Facing the Truth
"When the Sabbath was over, Mary Magdalene, Mary the mother of James, and Salome bought spices so they could embalm him. Very early on Sunday morning, as the sun rose, they went to the tomb. They worried out loud to each other, “Who will roll back the stone from the tomb for us?” Then they looked up, saw that it had been rolled back—it was a huge stone—and walked right in. They saw a young man sitting on the right side, dressed all in white. They were completely taken aback, astonished.
He said, “Don’t be afraid. I know you’re looking for Jesus the Nazarene, the One they nailed on the cross. He’s been raised up; he’s here no longer. You can see for yourselves that the place is empty. Now—on your way. Tell his disciples and Peter that he is going on ahead of you to Galilee. You’ll see him there, exactly as he said.”
-Mark 16:1-7 (MSG)
On a fateful Friday afternoon, the women who followed Jesus witnessed the horror and humiliation of His death. He was Mary’s son and Mary Magdalene’s healer. He was their friend, champion, and Lord. And He was killed in an act of searing brutality.
In the worst moments of His life, those closest to Jesus ran the furthest away--except the disciple John and the women mentioned in Mark’s gospel. They remained at the foot of the cross--shaken yet unwavering in their proximity to Jesus’ pain.
Three days later, the same women once more faced the reality of Jesus’ death with their steadfast presence. They walked to His tomb to prepare His body for final burial. It must have been difficult to get up that morning. Their limbs probably felt heavy with grief as they prepared the embalming spices. I wonder if they were tempted to just stay in bed. Who wants to deal with such heartbreaking loss?
By heading toward the tomb, the women chose to walk toward agony. They moved to the place where they lost not only their Savior but a lot of their footing too. The tomb was the location of unknowing and confusion, shattered dreams and tremendous loss. Instead of running away, the women confronted the horror of what happened. It required tremendous grit.
There are so many realities I don’t want to face.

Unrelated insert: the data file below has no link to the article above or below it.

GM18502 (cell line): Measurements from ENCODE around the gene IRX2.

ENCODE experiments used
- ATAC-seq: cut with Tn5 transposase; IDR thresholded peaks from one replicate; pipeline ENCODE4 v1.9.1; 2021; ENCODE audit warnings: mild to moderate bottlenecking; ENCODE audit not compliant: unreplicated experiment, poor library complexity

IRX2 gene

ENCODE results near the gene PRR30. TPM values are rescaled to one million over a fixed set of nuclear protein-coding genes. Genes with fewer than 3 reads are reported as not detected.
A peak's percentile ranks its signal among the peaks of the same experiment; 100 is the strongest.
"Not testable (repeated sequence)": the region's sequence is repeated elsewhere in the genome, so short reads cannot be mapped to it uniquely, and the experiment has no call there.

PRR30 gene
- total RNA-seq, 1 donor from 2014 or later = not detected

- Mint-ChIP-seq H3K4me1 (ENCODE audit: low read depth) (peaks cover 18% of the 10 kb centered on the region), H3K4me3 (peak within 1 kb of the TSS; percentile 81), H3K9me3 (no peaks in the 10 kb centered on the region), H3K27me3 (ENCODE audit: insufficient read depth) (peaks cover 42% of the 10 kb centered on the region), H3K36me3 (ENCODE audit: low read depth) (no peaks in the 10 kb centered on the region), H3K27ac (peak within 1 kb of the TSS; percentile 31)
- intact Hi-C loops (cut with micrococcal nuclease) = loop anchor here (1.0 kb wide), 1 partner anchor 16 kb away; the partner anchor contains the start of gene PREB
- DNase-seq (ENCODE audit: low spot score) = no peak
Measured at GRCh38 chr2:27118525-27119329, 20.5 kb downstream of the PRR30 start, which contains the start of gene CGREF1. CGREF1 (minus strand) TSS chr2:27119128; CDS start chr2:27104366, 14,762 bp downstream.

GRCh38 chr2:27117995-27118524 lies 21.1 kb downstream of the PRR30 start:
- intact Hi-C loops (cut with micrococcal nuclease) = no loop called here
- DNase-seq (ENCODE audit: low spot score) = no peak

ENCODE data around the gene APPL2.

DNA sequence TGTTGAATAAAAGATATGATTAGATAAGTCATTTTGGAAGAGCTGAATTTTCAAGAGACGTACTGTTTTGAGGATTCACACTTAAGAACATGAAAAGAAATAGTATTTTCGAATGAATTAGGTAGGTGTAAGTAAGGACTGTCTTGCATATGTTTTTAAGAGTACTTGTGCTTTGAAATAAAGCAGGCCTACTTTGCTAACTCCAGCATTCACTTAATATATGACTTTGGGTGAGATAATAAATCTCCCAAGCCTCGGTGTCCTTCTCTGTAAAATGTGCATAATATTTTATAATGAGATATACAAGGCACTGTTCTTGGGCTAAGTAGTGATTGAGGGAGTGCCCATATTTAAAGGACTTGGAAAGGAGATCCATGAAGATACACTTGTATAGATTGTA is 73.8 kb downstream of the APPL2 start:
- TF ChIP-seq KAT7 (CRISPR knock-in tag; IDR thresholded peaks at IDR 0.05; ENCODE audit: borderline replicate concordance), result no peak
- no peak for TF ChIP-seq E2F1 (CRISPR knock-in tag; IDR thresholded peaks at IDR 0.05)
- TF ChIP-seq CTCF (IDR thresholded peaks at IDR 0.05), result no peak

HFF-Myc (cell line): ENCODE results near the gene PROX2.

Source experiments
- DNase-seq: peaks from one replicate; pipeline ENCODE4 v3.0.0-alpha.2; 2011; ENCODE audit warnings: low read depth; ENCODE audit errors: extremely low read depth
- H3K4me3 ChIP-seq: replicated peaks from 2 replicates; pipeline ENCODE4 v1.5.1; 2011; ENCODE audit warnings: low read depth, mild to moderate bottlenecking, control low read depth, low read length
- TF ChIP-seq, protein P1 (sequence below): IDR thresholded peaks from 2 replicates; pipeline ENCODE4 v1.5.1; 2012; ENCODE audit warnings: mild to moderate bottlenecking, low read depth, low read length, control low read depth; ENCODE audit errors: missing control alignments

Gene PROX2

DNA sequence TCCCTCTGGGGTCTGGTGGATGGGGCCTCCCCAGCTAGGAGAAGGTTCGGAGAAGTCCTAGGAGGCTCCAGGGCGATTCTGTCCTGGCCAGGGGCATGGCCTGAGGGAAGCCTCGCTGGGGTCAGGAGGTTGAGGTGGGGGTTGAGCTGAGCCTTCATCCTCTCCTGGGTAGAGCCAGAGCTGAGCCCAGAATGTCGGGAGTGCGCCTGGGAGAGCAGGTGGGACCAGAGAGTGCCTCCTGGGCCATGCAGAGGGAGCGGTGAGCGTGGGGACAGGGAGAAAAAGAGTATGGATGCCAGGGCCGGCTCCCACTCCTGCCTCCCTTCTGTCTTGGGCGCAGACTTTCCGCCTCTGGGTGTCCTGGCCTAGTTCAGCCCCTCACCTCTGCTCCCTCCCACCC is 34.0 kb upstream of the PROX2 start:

The scale in the bathroom.
My doubts about God.
My doubts about myself.
I’d rather pull the covers up over my head and remain buffered in a womb of blankets and denial. And yet each one of us is called to more than a life of avoidance.
Jesus said, “Your worship must engage your spirit in the pursuit of truth. That’s the kind of people the Father is out looking for: those who are simply and honestly themselves before him in their worship.” (John 4:24 MSG) As worshippers of Jesus Christ, we are called to face the truth – about ourselves, our circumstances, and about Him.
It’s hard to face some realities. But to deny the painful parts of life is to ignore those things most in need of resurrection. If we do not enter into the truth of difficult experiences, thoughts, and questions, then we cannot discover what God might have waiting for us there.
On that Sunday morning, Mary, Mary Magdalene, and Salome were facing the reality of claustrophobic tomb darkness. And yet by facing the truth, they witnessed the miraculous. In their willingness to confront death, they discovered resurrection.
We cannot enjoy the hope of Easter without the devastation of Good Friday. In the same way, our ability to admit the truth of our sin and struggle, questions and confusions will lead to the joyous unveiling of God’s glorious, overwhelming, all-encompassing grace.
When you are a worshiper of God, the truth--however frightening or uncomfortable it might be--will not crush you. Rather, it will set you free. To face the tomb is to discover that the stone has been rolled away. To walk toward Jesus is to walk toward undeniable, irrepressible hope.
In the reality of this messy, magnificent life, we will have to face some heartbreaking truths. It will require a fair amount of grit. But when we move toward the hard stuff, we will always come to face to face with the resurrecting, renewing, remarkable love of Jesus Christ. And that’s the truth.
For Further Study:
Read about Jesus' interaction with the Samaritan woman at the well in John 4:1-42.
How did the woman initially handle the truth of her life?
How did Jesus handle the truth of her life?
How did His acknowledgment of the truth change the conversation?
Re-read John 4:39. Why do you think she was so ready to admit the truth of her life?
What is the connection between truth and grace?
What might God be calling you to walk toward today?